When GiveDirectly's founders started their cash transfer experiment, they set it up to be auditable, efficient and scalable.
For two years, GiveDirectly founders — all graduate students with doctorates in development — used their own money to see if operationally the cash transfer system would work. It did, and in 2011 they opened it up to the public.
But the real test still lay before them. A core tenet of their experiment was they planned to use hard evidence to determine if the program was pulling people out of poverty.
Results and lofty goals
Faye and Paul Niehaus, a co-founder and assistant professor of economics at the University of California San Diego, intentionally didn't pay themselves and held off hiring many full-time people before the evaluation results came out because they wanted the option of shutting the whole thing down.
The independent study, led by Shapiro and Haushofer, implemented by Innovations for Poverty Action and funded by the National Institutes of Health, found cash transfers have big, positive and sustainable impacts on poor people and the villages they live in.
The results of the randomized controlled trial, found recipients used the money to buy 58 percent more assets, with investments concentrated in livestock, housing and household durable goods. Business and agricultural income increased 28 percent of the average grant size, implying a 28 percent annual rate of return.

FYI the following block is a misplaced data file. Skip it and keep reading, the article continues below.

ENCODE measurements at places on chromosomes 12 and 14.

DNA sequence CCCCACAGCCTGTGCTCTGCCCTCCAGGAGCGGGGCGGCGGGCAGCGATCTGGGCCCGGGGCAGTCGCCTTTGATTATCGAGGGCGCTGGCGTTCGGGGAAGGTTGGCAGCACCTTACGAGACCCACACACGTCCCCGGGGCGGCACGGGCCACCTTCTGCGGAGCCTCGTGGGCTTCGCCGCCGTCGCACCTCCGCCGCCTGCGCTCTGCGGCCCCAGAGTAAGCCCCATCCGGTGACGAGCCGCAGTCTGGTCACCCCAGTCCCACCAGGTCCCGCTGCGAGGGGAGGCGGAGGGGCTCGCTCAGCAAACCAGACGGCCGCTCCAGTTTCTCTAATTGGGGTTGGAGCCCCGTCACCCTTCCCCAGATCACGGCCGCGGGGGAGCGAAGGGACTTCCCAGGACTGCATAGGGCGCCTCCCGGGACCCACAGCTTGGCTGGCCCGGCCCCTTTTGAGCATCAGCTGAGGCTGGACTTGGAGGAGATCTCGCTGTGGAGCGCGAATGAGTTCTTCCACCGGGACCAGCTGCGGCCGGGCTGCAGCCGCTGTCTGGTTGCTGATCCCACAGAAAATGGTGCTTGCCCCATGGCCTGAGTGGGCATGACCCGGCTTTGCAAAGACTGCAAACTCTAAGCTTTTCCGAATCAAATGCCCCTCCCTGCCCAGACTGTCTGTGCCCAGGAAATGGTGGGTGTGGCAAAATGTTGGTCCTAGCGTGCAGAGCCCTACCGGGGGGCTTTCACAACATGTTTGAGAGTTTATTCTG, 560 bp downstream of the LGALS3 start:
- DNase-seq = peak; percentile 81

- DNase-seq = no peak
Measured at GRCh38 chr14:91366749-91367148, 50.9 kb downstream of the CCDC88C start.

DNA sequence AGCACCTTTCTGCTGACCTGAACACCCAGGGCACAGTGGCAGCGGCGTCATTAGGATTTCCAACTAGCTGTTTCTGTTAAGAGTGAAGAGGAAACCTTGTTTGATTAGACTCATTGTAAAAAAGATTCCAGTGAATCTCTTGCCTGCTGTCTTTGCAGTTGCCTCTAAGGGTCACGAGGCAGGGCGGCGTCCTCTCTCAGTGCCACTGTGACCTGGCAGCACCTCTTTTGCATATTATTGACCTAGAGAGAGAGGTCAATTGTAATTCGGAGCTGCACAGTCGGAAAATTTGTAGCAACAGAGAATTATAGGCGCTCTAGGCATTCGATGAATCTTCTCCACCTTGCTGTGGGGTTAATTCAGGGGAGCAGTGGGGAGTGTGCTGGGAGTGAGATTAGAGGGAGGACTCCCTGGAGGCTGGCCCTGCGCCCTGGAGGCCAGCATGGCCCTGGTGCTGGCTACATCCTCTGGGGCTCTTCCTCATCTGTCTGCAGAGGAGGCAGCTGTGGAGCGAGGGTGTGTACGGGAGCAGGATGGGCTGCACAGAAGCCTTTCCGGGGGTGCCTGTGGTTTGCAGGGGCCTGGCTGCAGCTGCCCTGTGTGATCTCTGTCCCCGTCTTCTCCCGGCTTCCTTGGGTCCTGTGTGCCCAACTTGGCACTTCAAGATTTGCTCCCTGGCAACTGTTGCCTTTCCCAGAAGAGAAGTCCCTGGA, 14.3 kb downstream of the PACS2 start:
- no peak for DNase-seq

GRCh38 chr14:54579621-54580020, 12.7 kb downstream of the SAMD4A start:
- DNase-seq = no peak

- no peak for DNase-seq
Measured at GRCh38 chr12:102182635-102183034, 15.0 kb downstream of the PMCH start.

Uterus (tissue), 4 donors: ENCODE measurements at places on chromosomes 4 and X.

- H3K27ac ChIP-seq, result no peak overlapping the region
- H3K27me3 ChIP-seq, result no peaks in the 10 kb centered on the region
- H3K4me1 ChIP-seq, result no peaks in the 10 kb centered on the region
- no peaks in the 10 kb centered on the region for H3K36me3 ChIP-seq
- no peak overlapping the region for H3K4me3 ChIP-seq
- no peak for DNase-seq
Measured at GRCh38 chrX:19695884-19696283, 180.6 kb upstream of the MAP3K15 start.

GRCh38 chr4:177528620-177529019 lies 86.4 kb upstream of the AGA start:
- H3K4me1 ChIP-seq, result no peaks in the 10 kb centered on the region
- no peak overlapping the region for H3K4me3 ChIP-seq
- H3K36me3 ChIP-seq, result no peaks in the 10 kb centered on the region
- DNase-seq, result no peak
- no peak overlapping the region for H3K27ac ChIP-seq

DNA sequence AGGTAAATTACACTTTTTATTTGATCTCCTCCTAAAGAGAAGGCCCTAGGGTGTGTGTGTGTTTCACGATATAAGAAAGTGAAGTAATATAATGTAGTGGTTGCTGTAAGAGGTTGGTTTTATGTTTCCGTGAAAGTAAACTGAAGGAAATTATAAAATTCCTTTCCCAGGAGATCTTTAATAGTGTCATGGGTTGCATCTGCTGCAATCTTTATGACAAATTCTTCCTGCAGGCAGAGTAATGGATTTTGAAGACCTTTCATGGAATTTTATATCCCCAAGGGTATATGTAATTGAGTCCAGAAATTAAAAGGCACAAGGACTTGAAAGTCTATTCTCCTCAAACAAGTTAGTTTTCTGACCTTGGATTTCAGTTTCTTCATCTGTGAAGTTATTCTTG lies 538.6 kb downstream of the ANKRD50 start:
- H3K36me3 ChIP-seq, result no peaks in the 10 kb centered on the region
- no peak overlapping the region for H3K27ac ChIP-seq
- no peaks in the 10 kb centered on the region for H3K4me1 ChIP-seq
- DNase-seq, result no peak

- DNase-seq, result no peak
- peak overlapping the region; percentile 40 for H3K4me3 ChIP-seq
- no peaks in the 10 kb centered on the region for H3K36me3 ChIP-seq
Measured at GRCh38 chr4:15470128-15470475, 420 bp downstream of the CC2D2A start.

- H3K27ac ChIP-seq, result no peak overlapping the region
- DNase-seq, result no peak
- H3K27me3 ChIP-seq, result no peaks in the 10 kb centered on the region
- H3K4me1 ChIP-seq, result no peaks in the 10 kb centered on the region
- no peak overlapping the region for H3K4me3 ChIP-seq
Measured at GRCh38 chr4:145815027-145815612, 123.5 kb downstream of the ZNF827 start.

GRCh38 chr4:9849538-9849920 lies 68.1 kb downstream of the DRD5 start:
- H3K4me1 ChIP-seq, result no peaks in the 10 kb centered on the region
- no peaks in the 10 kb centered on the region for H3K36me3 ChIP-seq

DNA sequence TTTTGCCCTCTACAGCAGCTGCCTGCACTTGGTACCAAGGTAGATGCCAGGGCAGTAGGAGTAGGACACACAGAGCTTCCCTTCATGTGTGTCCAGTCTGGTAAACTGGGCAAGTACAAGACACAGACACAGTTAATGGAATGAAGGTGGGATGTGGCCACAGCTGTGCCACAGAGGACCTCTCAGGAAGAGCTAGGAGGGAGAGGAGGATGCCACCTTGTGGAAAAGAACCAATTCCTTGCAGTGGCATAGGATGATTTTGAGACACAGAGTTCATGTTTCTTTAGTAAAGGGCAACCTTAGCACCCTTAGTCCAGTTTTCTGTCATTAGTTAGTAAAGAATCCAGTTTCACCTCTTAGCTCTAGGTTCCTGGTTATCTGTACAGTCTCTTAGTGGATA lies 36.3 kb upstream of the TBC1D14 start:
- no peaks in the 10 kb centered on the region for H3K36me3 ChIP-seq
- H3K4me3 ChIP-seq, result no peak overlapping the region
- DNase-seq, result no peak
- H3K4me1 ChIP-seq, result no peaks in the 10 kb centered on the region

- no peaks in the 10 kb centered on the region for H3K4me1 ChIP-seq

Children were 42 percent less likely to go entire days without food. And expenditures increased in nearly every category, but the researchers found no evidence of increased spending on temptation goods such as tobacco, alcohol or gambling.
Revenue went up in recipients' households as well. Revenue from animal husbandry increased by 48 percent and total revenue from self-employment rose 38 percent as a result of the transfers.
The study also found that psychological well-being improved and domestic violence against women fell, not just in recipient households, but in neighboring ones as well.